When a railroad employee is injured on the job, it can often be a serious or career-ending event. The Federal Employers Liability Act (“FELA”) is a special law that was passed by Congress almost 100 years ago to hold the railroad industry to account for the “limbs and lives that it consumes in its operation every day.” Although working conditions are far improved, there is no question that railroading is still a dangerous occupation.


ASBESTOSIS (Scarring of the lungs or the lung lining from asbestos exposure)-often results in shortness of breath, chronic cough or both.

Often railroad workers and retirees have questions regarding asbestos and no where to turn to for answers. The information below covers some of the questions frequently asked by our clients:

What Is Asbestos and How Was it Used on the Railroad?

Asbestos is a mineral that may cause many diseases, including cancer. It was used in insulation materials (lagging) during the steam era and into the diesel era. Steam engine boilers, fireboxes, pipes and cabs were insulated with asbestos. In addition, asbestos was used in many other compounds such as pipe coverings, heat shields, cement, gaskets, brake equipment, steam generators, packing and rope.


What Is Asbestosis?

Asbestosis (as-bes-TOE-sis) is a breathing disorder caused by inhaling asbestos fibers. Prolonged accumulation of these fibers in your lungs can cause scarring of lung tissue and shortness of breath. Asbestosis symptoms can range from mild to severe, and usually don't appear until many years after exposure. Asbestos is a natural mineral product that's resistant to heat and corrosion. It was used extensively in the past in products such as insulation, fire-retardant materials, cement, and some vinyl floor tiles.


Most people with asbestosis acquired it on the job before the federal government began regulating the use of asbestos and asbestos products in the mid-1970s. Today, its handling is strictly regulated. Acquiring asbestosis is extremely unlikely if you follow your employer's safety procedures. Treatment focuses on relieving your symptoms.


Why Should I Be Concerned about Exposure to Asbestos?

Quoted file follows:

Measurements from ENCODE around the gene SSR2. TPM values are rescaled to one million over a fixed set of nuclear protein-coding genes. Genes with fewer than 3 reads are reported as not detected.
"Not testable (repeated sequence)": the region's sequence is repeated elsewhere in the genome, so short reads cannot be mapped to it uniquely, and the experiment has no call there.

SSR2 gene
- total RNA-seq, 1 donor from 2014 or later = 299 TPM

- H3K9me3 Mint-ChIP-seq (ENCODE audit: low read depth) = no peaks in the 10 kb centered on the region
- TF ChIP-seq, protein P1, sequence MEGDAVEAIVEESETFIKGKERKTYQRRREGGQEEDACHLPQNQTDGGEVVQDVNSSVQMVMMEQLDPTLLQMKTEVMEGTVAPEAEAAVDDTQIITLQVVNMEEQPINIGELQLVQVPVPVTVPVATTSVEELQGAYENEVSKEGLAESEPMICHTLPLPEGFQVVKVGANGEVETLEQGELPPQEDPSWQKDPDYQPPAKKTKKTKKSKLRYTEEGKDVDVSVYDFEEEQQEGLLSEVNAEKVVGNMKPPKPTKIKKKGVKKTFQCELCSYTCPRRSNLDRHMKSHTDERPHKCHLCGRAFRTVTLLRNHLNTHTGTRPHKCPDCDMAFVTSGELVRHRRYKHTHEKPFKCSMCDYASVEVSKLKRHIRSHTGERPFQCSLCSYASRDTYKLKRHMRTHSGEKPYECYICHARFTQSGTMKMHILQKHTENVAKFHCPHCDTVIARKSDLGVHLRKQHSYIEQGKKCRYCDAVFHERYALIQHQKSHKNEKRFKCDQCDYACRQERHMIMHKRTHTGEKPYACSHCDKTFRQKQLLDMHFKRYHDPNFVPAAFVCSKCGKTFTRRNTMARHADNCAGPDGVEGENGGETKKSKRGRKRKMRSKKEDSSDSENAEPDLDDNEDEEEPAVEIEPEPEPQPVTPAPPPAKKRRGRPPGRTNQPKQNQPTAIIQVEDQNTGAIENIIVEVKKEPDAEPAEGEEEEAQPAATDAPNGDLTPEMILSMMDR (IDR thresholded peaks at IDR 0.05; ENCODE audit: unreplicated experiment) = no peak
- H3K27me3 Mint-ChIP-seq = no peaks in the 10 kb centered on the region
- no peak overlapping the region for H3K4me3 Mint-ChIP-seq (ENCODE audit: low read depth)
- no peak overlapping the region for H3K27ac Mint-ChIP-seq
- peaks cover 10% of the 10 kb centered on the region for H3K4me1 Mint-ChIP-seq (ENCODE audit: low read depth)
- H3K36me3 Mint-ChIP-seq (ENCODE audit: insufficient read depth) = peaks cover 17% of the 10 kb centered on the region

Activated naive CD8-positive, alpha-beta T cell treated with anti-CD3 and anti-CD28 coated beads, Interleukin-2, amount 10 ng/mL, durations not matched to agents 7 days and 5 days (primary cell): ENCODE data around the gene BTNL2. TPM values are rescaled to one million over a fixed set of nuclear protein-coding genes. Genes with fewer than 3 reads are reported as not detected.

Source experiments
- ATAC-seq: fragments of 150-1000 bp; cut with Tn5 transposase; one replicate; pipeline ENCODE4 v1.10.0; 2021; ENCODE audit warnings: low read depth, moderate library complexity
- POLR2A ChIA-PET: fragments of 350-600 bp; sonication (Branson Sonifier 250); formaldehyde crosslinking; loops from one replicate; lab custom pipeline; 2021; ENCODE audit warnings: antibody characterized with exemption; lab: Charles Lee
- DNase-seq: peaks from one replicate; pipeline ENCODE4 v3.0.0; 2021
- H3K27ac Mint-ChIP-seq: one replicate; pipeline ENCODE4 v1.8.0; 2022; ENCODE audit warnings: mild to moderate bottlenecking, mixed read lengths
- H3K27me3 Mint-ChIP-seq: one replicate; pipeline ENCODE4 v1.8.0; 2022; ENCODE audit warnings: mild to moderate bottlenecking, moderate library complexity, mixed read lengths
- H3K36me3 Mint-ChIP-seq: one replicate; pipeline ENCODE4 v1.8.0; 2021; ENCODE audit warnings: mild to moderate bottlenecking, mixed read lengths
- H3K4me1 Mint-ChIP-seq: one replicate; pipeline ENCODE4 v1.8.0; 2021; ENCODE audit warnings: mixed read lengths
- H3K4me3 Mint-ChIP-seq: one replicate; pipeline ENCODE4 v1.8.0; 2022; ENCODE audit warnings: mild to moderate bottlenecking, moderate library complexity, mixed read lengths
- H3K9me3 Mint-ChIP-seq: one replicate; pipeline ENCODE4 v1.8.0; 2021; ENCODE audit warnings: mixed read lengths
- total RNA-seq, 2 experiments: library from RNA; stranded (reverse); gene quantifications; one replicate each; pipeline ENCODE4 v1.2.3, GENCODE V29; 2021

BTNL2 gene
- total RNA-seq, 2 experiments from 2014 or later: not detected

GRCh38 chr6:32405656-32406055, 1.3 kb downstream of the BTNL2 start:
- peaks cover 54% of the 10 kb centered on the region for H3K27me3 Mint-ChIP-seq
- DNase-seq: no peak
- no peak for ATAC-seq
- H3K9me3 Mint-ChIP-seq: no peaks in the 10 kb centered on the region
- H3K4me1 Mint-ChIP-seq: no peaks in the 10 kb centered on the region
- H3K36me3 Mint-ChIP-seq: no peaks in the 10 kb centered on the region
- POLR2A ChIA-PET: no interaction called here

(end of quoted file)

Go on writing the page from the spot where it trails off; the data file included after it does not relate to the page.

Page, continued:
Because breathing asbestos dust can cause serious diseases:

ASBESTOSIS is scarring of the lungs caused by breathing asbestos. Asbestosis is incurable and may worsen over time. It usually does not cause problems until 20-30 years after exposure.


What Symptoms Are Associated With Asbestos Disease?

The universal symptom in all lung diseases is the same: shortness of breath. This is typically worse with exertion or exercise. Many asbestos-affected individuals have a dry, nagging cough. Some persons with early asbestos disease have few symptoms as all.


What Railroad Workers Were Exposed?

Asbestos-caused diseases are not confined to any particular job title or description. If you worked in the shops or round houses, or worked on the crew of a steam locomotive, you were probably exposed to asbestos, even if it was not continually dusty.


How Long Does it Take for Asbestos Disease to Develop?

The scarring from asbestos takes a long period of time to develop, with the disease not appearing until 20 to 40 years after a worker's first exposure to asbestos. Once you have inhaled the fibers they cannot be removed from your lungs. Asbestos tends to slowly and continually damage the lungs over time, even after exposure stops.



Roven-Kaplan, L.L.P.



How Are Asbestos Health Problems Diagnosed?

The medical lab tests for asbestosis are relatively simple. Initially, all that is required is a basic chest x-ray. However, this x-ray must be evaluated by a certified radiologist with special training.

If it is determined that the x-ray shows asbestos scarring, then, special breathing tests (pulmonary function tests) are arranged. These tests can reveal the extent of the impairment that asbestos has caused.

Unless a worker or retiree has developed a malignancy (cancer) no surgeries, biopsies, or hospitalizations are needed or recommended.

The staff at Roven-Kaplan, L.L.P. has over twenty-five years of combined experience in assisting veteran and retired railroaders with occupational diseases and injuries. Our goal is to protect your rights while providing you with responsive individualized legal service. Mr. Roven is past chairman of the Occupational Disease Section of the Academy of Rail Labor Attorneys. References and further information are available upon request.

How Can I Get More Information or Advice About My Situation?

Persons interested in more information or who need legal assistance concerning asbestos or other occupational diseases and injuries are welcome to contact us.

Areas of Practice
Asbestosis, Mesothelioma,
Asbestos Cancer (Lung, esophageal, colon)
Silicosis, Histoplasmosis, Siderosis
COPD, Reactive Airways Disease (RADS) and
Welding Fume Parkinsonism
Traumatic injuries suffered by railroad workers
while on the job.
Serious injuries or death resulting from use of
dangerous or recalled drugs or medical products.